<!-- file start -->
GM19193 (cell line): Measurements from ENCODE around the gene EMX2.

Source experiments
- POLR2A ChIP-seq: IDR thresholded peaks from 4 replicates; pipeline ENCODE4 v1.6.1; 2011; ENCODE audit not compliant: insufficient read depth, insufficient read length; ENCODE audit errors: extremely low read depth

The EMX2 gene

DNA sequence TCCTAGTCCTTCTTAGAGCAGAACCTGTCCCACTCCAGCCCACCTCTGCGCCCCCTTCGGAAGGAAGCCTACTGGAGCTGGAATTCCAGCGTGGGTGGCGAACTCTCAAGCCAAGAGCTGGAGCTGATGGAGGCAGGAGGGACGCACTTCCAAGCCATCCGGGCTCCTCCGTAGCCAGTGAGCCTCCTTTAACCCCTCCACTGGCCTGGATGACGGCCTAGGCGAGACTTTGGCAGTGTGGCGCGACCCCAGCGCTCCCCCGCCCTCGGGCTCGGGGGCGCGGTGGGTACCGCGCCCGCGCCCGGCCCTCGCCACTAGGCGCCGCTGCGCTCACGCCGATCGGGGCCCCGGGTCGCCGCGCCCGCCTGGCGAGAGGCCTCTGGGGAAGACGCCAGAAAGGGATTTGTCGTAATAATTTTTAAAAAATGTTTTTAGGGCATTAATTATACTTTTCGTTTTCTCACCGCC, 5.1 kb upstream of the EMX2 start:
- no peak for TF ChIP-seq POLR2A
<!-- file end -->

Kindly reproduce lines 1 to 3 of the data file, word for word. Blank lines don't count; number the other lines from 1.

GM19193 (cell line): Measurements from ENCODE around the gene EMX2.

Source experiments
- POLR2A ChIP-seq: IDR thresholded peaks from 4 replicates; pipeline ENCODE4 v1.6.1; 2011; ENCODE audit not compliant: insufficient read depth, insufficient read length; ENCODE audit errors: extremely low read depth